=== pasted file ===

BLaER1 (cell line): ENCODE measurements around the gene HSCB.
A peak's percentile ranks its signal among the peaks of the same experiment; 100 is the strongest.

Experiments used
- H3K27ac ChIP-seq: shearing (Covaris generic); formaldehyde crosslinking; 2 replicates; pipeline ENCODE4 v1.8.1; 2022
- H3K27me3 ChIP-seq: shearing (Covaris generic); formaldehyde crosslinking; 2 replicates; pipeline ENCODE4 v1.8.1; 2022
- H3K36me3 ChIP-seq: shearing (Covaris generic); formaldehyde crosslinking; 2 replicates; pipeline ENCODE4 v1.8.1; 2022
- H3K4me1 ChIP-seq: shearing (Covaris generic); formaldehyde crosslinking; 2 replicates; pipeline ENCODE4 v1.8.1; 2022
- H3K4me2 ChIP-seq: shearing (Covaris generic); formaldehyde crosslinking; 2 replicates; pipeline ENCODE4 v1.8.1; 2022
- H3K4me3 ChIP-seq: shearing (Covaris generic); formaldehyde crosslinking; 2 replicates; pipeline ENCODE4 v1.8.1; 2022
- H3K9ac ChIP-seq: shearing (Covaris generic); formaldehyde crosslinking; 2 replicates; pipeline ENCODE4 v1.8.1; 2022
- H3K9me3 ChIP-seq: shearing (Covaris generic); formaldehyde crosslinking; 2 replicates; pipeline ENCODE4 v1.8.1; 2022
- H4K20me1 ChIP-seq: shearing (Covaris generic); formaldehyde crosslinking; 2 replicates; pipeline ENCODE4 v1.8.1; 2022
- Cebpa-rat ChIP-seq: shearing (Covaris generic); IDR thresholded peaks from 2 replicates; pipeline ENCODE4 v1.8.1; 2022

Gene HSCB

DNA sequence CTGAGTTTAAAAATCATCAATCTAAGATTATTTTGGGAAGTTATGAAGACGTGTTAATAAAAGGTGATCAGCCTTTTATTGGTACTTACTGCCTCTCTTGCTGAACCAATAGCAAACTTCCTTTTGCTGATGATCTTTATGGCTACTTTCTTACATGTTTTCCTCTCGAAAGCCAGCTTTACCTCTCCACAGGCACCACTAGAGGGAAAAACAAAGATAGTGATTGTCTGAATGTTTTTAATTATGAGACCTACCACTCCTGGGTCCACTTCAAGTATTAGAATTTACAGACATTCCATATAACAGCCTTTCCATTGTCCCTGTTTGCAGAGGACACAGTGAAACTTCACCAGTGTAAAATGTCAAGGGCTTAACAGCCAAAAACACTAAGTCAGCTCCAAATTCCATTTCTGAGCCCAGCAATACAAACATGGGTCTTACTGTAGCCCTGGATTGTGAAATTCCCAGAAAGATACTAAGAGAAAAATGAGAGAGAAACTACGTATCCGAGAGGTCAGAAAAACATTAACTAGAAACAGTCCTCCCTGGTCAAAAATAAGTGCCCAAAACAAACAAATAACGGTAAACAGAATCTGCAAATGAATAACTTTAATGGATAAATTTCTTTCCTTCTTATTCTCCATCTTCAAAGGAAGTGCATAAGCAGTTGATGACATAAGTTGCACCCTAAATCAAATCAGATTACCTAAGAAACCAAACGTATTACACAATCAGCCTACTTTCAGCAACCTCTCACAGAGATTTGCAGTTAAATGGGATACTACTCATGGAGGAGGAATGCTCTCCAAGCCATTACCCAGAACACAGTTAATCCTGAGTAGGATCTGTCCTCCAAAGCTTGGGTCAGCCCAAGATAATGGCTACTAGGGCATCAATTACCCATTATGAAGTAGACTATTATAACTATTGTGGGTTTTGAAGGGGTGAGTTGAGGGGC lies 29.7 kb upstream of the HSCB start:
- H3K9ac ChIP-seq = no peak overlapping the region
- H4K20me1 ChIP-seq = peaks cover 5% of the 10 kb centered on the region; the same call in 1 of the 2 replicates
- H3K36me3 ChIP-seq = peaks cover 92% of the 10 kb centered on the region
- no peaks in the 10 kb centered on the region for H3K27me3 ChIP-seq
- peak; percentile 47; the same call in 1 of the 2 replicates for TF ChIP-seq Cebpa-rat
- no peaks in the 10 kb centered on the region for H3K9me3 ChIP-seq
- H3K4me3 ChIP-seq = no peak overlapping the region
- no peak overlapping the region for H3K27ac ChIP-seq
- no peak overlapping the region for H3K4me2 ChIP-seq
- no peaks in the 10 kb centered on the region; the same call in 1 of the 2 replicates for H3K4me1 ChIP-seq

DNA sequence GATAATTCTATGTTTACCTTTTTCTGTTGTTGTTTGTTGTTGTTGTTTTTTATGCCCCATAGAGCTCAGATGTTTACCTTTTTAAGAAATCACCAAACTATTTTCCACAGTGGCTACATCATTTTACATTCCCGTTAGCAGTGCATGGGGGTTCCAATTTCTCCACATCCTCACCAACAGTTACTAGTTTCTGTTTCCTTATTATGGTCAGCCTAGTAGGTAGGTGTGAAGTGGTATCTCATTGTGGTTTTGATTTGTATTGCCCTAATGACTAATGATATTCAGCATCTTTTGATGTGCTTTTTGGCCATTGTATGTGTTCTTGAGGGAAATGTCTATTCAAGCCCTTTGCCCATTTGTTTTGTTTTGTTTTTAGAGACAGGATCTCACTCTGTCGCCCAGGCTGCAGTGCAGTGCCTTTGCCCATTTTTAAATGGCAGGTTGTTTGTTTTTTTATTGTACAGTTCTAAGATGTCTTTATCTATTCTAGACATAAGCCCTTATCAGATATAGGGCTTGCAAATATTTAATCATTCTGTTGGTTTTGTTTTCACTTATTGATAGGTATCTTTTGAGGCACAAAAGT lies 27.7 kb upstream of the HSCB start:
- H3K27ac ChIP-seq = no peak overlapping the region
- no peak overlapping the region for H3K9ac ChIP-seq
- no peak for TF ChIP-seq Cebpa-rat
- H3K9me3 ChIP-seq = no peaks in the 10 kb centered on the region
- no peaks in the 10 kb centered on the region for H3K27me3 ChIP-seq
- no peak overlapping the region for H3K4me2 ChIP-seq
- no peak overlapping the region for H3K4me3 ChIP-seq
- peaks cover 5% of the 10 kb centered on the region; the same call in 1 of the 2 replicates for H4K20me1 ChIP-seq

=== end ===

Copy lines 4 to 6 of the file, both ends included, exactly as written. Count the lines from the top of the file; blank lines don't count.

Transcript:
- H3K27ac ChIP-seq: shearing (Covaris generic); formaldehyde crosslinking; 2 replicates; pipeline ENCODE4 v1.8.1; 2022
- H3K27me3 ChIP-seq: shearing (Covaris generic); formaldehyde crosslinking; 2 replicates; pipeline ENCODE4 v1.8.1; 2022
- H3K36me3 ChIP-seq: shearing (Covaris generic); formaldehyde crosslinking; 2 replicates; pipeline ENCODE4 v1.8.1; 2022